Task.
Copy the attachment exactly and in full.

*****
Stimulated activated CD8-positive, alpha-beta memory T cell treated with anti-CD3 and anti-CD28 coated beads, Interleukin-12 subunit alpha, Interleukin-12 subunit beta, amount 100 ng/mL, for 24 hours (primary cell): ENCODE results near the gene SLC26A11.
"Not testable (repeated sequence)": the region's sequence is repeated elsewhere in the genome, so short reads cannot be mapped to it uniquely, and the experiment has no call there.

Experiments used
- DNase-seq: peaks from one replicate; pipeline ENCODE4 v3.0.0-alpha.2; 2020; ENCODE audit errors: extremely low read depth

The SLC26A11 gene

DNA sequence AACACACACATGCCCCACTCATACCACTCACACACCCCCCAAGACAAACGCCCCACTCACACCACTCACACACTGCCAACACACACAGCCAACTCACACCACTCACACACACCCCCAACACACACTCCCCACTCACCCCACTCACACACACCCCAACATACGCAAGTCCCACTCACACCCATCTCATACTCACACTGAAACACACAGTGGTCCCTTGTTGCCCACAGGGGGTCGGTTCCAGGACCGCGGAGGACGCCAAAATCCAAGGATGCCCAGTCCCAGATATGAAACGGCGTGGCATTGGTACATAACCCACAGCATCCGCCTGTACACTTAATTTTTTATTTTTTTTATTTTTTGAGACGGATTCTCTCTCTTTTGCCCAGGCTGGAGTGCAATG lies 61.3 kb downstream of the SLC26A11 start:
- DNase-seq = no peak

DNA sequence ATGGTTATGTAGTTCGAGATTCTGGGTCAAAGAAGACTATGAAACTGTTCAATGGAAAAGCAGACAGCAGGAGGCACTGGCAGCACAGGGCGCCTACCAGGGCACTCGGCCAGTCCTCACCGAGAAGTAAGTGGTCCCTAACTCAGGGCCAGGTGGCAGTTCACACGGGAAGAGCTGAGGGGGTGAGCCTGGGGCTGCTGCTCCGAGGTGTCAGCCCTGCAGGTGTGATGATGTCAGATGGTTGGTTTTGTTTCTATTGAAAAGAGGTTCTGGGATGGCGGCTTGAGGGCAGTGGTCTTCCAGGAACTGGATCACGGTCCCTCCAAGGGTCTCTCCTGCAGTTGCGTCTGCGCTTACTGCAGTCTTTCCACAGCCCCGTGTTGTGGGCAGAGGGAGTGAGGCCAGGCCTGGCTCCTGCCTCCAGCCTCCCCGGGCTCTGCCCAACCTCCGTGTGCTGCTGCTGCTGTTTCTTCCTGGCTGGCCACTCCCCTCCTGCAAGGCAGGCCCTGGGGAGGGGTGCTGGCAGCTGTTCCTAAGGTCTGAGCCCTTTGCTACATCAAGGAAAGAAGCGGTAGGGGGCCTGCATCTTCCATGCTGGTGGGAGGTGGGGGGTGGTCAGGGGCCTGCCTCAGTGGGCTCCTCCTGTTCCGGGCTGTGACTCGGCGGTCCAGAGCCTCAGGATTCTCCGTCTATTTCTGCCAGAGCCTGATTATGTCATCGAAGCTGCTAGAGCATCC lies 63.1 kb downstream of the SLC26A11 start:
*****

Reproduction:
Stimulated activated CD8-positive, alpha-beta memory T cell treated with anti-CD3 and anti-CD28 coated beads, Interleukin-12 subunit alpha, Interleukin-12 subunit beta, amount 100 ng/mL, for 24 hours (primary cell): ENCODE results near the gene SLC26A11.
"Not testable (repeated sequence)": the region's sequence is repeated elsewhere in the genome, so short reads cannot be mapped to it uniquely, and the experiment has no call there.

Experiments used
- DNase-seq: peaks from one replicate; pipeline ENCODE4 v3.0.0-alpha.2; 2020; ENCODE audit errors: extremely low read depth

The SLC26A11 gene

DNA sequence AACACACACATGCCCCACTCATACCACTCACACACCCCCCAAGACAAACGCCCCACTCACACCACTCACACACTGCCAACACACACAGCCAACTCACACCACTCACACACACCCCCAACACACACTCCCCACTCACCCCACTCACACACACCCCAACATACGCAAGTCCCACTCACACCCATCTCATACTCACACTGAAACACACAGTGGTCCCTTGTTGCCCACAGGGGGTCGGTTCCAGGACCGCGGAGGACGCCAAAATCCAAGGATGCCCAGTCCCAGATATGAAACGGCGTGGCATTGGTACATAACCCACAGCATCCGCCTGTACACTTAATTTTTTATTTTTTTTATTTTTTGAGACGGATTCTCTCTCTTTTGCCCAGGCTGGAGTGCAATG lies 61.3 kb downstream of the SLC26A11 start:
- DNase-seq = no peak

DNA sequence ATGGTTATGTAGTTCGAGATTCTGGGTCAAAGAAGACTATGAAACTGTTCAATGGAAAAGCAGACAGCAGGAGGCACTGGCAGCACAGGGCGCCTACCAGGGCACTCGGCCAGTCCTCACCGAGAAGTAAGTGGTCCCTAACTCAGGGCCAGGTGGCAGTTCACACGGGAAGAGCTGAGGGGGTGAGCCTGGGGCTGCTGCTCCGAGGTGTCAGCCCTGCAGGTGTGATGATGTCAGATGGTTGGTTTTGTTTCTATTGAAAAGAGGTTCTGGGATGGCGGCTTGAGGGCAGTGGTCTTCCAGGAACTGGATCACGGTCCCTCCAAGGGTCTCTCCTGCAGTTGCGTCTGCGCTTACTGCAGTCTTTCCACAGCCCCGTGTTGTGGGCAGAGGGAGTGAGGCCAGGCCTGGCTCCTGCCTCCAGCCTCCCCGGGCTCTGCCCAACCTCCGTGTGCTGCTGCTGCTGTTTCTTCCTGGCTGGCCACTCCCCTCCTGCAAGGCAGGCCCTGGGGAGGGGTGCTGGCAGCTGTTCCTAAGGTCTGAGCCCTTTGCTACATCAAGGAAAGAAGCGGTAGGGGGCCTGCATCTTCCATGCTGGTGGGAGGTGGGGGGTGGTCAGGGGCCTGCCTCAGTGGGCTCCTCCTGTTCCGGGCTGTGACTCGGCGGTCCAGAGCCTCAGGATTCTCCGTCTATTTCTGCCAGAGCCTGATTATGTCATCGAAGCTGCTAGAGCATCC lies 63.1 kb downstream of the SLC26A11 start: